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Indian Women Still Knocking On Closed Doors of Temples

Ananya Palit
Indian women are demanding equal rights to worship, in sacred places. Have women attained social equality in India?
India is most probably the only country, where people worship Goddesses. The purpose for which they pray can be biased. It is totally strange that people pray for a son, offer ‘Prasad’, do ‘Mannat’ before the Goddesses and their masculinity does not get affected by it.
In our country, we worship daughters in ‘Kanya Puja’ and at the same time many of us are oblivious about the seriousness offemale foeticide, infanticide, rape and the list goes on. Many people believe that the condition of women has changed drastically and it is far better now, while others believe that the situation of women has changed already and no further development is needed. I always believed that the situation of women has improved in our country, however when I hear news of women being barred from entering temples, I feel that we still have a long way to go when it comes to feminine power.
In ancient India, social activists, like Raja Ram Mohan Roy, Iswar Chandra Bidya Sagar, Savitri Phule raised their voices against ‘Sati’ and widow remarriage. They challenged these practices and succeeded to eradicate the evils from our culture. In the modern, contemporary world women are still struggling with several issues and one of the most debated and controversial issue which ignites a fire in our hearts and continues to be a hot topic is about the sacredness of a woman based on the purity of her body.
In our country, women are not allowed to go to temples or perform religious rituals during their periods and in some parts of our country women are not even allowed to enter temples. Recently, we came across the ‘Shani Shingnapur temple controversy’, where a 400 year old tradition is followed where women are not allowed to offer prayers at the ‘Chauthara’ (Sacred Platform) or touch the deity. The Shani Shingnapur temple controversy in Ahmednagar district of Maharastra finally came to an end after many debacles.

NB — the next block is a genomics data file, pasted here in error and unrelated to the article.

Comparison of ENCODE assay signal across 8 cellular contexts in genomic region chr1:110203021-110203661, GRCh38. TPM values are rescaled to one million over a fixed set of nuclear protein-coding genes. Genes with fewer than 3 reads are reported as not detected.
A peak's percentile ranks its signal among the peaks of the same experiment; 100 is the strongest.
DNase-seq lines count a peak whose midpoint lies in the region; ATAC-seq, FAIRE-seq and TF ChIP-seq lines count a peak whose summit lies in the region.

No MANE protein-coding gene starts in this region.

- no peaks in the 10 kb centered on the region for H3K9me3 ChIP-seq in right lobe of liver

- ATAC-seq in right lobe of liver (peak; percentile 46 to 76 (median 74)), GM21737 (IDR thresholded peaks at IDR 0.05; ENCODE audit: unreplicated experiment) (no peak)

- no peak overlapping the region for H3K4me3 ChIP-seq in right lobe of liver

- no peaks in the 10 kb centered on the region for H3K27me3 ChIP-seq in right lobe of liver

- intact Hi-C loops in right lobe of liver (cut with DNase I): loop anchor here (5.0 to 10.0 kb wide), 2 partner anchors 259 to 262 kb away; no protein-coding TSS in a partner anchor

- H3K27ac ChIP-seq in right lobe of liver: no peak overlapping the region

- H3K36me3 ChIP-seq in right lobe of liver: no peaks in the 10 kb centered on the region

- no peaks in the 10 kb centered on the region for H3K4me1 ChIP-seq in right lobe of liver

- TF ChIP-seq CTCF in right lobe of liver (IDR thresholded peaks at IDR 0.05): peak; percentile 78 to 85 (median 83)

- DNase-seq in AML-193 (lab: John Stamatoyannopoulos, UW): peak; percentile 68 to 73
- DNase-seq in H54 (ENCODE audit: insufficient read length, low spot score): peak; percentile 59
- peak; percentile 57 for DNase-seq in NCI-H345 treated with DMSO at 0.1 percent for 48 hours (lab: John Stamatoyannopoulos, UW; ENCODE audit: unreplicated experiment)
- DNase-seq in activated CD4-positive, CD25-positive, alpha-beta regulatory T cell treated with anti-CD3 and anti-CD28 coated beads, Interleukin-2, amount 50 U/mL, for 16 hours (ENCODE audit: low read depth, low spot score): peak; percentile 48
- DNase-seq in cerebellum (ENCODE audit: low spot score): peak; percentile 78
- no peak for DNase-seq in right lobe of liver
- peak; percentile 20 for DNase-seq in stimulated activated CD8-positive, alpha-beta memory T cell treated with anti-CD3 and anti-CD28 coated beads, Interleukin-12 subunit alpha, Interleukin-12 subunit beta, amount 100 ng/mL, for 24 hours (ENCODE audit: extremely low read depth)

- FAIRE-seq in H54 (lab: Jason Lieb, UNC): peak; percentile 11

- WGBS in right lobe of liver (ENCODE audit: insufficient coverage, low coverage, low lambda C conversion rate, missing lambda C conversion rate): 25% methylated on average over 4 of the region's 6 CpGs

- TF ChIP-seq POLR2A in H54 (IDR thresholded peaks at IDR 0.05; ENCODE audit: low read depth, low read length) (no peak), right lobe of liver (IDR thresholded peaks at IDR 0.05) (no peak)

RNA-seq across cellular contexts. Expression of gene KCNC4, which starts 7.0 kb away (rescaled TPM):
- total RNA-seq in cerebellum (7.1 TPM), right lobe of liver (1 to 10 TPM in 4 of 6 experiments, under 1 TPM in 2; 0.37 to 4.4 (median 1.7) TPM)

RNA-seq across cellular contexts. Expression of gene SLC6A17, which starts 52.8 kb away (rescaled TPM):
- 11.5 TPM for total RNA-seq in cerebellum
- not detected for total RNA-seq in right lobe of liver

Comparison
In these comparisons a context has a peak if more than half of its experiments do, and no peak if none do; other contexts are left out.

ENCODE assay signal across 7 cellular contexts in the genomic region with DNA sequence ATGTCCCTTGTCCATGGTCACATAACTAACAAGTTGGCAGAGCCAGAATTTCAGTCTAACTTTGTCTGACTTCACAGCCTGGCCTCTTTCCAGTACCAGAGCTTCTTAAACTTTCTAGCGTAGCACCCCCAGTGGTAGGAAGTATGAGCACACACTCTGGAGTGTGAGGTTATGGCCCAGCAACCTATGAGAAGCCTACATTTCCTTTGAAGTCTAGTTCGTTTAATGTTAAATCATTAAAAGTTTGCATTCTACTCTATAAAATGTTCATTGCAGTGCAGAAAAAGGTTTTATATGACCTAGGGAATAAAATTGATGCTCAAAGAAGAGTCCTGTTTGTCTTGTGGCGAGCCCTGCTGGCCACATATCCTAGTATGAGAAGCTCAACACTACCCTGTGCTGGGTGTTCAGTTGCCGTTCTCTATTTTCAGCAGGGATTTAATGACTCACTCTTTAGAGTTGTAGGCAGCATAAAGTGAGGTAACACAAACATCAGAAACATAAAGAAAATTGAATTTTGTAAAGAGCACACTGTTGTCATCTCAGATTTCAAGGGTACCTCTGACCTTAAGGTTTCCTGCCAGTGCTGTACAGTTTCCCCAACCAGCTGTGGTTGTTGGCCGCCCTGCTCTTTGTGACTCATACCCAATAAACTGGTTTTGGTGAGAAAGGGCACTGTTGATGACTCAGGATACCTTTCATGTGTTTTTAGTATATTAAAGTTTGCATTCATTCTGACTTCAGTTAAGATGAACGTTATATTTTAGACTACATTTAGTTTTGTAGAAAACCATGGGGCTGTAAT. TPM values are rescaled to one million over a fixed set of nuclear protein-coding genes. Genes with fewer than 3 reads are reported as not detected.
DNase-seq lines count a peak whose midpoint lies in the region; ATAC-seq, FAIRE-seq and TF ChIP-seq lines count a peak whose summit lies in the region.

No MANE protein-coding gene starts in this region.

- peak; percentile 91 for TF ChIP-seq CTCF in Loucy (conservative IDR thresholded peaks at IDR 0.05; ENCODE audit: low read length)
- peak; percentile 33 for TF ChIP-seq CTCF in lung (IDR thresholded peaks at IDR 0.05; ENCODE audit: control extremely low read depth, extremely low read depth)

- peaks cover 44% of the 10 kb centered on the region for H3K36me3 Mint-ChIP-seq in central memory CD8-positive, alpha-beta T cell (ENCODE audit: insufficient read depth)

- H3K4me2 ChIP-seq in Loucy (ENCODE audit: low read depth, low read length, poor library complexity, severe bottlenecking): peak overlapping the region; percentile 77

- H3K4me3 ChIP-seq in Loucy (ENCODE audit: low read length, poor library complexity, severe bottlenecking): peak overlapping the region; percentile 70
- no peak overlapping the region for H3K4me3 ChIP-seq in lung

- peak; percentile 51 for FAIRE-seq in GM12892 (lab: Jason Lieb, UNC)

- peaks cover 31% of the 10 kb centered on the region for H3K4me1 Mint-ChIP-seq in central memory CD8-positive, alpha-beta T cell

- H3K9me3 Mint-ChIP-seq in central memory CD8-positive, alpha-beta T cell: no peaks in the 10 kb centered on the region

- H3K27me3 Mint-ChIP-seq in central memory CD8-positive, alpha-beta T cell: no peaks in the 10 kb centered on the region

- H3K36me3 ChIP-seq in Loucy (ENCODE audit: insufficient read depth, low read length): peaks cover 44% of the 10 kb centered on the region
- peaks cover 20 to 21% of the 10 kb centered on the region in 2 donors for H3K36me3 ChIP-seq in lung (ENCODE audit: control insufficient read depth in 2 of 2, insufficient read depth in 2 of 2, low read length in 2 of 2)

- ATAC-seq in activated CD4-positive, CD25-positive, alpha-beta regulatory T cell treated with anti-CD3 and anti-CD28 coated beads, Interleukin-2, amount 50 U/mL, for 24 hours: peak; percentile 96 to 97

Another issue, of the similar kind, is the ‘Sabarimala temple issue’ where women between the age group of 10 to 50 years are not allowed to enter into the temple. The temple authorities claimed that the male God resides within the temple and thus women mustn’t be permitted to enter, as that would be a form of distraction. Are any such conditions for laid for men ?
In Odisha, a unique festival called ‘Rajo’ is observed every year, which celebrates the biological cycle of a woman which is often a ‘taboo subject’. But like many states in India, here too, the purity of a woman is judged, based on her biological cycle. It’s truly strange that we live in a country, where we’ve been worshiping Goddesses since eons yet we still question the woman’s purity. There are many countries who do not follow rituals of worshiping women deities. Countries like Japan, Indonesia, China, Taiwan and South Korea are giving ‘Period leaves’ to their female employees and we as a country are caught up in this messy debate, of judging the purity and impurity of a woman’s body. In my opinion it’s a real shame.
Image Source: Youtube

About Ashok Palit

Ashok Palit has completed his graduation from Upendranath College Soro, Balasore and post graduation from Utkal University in Odia Language and literture.. He has also carved out a niche for himself as a scribe of eminence after joining the profession in 1988. He is also an independent media production professional. He brings loads of experience to Advanced Media, Ashok Palit as a cineaste has been active in film criticism for over three decades. As a film society activist, he soared to eminence for his profound commitment to the art film appreciation and aesthetics of cinema. His mode of discourse is often erudite but always lucid and comprehensible marked by a perfect acumen so rare in the field. A film aesthete with an immense fond of critical sensibilities, he wrote about growth and development of odia cinema in New Indian Express, The Times of India, The Hindustan Times, The Asian Age and Screen. He has been working as an Editor for Cine Samaya from 2002-2004.. He had made solid contribution on cinema in many odia Dailies and weekly such as Samaj, Prajatantra, Dharatri, Samaya, Satabadi, and weekly Samaya.

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